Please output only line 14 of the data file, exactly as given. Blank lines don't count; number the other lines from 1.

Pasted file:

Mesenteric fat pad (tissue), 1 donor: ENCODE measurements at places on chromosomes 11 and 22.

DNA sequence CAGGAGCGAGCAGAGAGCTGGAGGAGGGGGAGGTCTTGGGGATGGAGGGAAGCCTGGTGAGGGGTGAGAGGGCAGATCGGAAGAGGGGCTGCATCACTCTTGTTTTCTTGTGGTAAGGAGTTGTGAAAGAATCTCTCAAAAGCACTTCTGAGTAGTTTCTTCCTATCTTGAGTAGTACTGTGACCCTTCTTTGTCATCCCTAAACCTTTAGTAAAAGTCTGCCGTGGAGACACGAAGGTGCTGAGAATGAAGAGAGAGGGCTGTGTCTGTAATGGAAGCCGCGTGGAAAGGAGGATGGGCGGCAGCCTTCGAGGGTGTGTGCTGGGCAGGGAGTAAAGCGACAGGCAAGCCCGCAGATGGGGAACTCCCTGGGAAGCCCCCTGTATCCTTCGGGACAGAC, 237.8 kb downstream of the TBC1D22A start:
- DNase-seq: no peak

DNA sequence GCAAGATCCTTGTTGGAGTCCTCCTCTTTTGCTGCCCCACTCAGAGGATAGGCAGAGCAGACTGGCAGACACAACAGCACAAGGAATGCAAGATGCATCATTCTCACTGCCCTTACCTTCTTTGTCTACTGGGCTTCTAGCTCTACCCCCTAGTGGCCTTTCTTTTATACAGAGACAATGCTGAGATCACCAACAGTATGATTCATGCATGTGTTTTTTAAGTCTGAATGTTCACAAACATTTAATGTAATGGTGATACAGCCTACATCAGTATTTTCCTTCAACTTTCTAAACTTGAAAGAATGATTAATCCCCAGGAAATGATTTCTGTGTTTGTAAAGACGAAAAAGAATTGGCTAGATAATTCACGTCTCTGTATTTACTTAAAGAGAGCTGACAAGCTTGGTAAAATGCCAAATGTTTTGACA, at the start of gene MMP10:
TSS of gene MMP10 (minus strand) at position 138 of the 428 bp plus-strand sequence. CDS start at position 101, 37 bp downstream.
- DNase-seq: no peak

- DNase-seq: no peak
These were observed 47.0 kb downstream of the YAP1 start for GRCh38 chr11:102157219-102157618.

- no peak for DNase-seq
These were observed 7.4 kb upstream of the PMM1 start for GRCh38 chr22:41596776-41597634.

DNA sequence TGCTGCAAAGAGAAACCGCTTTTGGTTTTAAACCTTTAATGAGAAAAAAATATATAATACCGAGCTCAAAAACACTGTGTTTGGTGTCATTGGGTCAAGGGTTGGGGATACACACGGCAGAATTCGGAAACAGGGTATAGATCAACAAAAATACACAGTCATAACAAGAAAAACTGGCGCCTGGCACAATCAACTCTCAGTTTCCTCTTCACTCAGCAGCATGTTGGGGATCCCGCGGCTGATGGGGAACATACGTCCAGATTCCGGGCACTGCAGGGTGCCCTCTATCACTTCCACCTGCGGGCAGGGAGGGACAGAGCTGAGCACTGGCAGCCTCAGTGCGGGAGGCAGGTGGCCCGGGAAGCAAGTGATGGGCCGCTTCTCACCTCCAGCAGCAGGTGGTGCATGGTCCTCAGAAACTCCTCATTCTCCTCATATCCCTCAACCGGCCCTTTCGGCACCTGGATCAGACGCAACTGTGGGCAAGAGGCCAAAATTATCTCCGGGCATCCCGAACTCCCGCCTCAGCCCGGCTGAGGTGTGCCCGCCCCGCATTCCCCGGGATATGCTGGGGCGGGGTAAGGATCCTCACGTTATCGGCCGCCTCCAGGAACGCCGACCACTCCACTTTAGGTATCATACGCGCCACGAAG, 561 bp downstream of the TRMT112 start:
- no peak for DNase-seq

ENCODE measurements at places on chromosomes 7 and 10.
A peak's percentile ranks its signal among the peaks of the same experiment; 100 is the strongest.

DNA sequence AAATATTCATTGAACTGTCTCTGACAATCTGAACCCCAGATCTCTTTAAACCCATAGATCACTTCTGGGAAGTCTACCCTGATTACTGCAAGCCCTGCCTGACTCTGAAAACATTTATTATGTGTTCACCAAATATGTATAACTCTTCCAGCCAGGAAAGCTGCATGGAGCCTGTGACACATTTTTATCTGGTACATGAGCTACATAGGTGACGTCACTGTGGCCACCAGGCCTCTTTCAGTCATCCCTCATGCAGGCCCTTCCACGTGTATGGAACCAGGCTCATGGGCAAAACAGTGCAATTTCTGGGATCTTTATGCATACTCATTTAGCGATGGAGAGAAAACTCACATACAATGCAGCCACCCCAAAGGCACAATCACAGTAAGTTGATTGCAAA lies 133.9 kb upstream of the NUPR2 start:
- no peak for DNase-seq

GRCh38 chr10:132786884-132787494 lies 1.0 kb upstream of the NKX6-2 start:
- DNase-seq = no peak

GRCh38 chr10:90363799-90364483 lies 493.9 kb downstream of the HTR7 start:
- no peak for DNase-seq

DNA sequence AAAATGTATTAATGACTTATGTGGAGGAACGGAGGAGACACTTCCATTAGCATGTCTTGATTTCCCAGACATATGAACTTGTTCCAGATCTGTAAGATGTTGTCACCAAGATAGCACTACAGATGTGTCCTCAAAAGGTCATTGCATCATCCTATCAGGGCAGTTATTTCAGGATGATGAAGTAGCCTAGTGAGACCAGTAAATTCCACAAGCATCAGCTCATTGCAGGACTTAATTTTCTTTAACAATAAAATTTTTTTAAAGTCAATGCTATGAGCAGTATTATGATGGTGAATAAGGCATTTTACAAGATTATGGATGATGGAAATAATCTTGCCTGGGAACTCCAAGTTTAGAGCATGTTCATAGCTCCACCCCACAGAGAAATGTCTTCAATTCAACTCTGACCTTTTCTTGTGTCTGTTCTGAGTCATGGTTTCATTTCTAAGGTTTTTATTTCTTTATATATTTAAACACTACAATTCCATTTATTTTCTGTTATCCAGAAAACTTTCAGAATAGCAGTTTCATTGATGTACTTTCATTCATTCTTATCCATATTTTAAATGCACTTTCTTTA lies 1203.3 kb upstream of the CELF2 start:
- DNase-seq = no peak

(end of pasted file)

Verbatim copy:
A peak's percentile ranks its signal among the peaks of the same experiment; 100 is the strongest.